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Booth notebook and documenting webpage, writing

Updated on December 12, 2016

Writers, programmers and others who need computers to develop considerable works may need one or more writing notebooks in the course of work development.

Conditions conducive to work may vary depending on computer environment, and the worst may be encountered in internet cafes where very minimal space only is available (if at all) for placement of paper documents and references.

For computer workers who may have occassion to work in such places, it would be advantageous to plan and document work using certain specially created notebooks that the worker can easily fabricate by himself/herself.

Besides size that is conveniently used in cramped spaces, an important consideration for the special notebook is standardized size for easy storage with other work documents/notebooks.

For backup, representative copy of the notebook data may be written and saved as file in the folder of a flash drive media or some other available media.

This special notebook is so constructed such that individual pages may easily be changed or replaced if any part of the work is to be modified or updated.

It is composed of a number of paper leaves between paper covers of appropriate thickness, all held with paper backing and stapled together at one end of its shorter edge.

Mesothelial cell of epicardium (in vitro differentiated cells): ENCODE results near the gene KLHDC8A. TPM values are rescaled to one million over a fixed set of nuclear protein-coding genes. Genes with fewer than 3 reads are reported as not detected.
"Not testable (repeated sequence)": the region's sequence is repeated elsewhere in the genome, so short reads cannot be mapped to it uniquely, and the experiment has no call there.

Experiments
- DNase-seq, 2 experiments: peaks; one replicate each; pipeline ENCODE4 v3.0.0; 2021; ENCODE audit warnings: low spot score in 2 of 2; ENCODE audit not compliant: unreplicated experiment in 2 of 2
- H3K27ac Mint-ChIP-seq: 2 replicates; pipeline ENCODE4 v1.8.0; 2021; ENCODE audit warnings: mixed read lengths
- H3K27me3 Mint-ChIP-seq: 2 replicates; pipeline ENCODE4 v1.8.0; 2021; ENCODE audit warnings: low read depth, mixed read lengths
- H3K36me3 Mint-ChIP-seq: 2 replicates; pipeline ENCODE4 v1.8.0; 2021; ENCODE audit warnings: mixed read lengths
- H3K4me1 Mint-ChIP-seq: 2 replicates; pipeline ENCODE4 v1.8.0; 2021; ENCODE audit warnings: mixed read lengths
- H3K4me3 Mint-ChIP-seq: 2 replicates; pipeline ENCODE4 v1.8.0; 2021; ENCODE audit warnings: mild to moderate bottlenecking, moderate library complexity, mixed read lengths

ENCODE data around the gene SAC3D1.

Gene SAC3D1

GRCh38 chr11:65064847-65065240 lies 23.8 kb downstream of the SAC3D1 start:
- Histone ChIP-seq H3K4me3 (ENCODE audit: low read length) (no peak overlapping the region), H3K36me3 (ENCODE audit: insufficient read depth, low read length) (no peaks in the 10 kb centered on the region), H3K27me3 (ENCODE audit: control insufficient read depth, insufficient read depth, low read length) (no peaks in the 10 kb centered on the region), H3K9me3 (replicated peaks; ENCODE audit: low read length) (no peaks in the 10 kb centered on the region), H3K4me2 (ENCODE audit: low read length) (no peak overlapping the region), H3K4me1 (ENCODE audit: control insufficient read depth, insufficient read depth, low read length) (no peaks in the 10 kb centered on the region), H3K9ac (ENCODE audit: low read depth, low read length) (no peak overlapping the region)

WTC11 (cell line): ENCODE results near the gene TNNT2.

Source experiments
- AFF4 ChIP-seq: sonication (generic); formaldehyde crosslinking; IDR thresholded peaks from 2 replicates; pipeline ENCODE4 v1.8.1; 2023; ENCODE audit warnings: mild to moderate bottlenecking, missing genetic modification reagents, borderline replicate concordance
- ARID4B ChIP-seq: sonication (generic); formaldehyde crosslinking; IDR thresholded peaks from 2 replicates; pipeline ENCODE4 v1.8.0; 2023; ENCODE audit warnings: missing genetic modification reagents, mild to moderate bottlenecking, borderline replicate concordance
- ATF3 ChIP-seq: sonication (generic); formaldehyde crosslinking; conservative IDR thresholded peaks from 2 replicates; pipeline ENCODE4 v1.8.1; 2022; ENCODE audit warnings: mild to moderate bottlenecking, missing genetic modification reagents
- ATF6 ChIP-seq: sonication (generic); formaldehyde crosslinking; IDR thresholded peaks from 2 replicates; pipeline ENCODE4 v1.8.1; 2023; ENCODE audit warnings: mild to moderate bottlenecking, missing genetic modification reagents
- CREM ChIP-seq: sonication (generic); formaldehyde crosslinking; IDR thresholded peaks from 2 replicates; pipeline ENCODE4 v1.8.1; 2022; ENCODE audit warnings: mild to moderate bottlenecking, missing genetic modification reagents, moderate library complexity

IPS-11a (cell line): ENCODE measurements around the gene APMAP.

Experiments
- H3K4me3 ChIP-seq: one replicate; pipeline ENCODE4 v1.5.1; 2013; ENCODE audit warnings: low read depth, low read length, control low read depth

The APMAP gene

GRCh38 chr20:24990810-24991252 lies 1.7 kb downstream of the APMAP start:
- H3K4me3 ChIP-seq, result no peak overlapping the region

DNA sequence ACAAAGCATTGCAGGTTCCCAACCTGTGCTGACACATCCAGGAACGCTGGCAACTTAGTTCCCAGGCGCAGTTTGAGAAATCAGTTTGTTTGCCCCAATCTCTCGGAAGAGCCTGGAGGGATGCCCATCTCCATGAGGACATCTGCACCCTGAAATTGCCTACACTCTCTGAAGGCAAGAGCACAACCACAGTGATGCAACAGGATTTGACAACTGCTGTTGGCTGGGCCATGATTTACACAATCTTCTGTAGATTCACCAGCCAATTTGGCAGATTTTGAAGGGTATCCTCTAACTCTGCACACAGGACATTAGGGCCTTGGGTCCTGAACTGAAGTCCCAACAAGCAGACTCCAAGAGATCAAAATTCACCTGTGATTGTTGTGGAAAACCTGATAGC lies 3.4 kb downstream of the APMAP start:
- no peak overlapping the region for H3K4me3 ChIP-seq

The cover may be written with a single identifying line, which may include work identifying code/s, notebook creation code, file name and type if copied to computer storage media.

Only simple tools are needed to make the special notebook as follows: stapler, stapler remover, and something to cut paper, like plain ordinary knife. If need be, the knife maybe used as stapler remover.

A practical size for the notebook is that of standard short sized bond paper (nominal size 216 mm x280 mm, or 8.5 in x 11 in) shortened to half, by cutting across its length to make approximately 140 mm x 216 mm paper, though ruled paper is best for writing on.

Text documentation is written usually parallel to the longer edge of a notebook leaf on both its sides.

Where workplace permit, often in more relaxed surroundings where creative work is being drafted, the leaf to be written on is removed from notebook binding for ease in writing with all others temporarily held together by clip.

Otherwise, like on occasions of researches through the internet where findings need to be immediately set down on paper, the notebook is better used without being dismantled.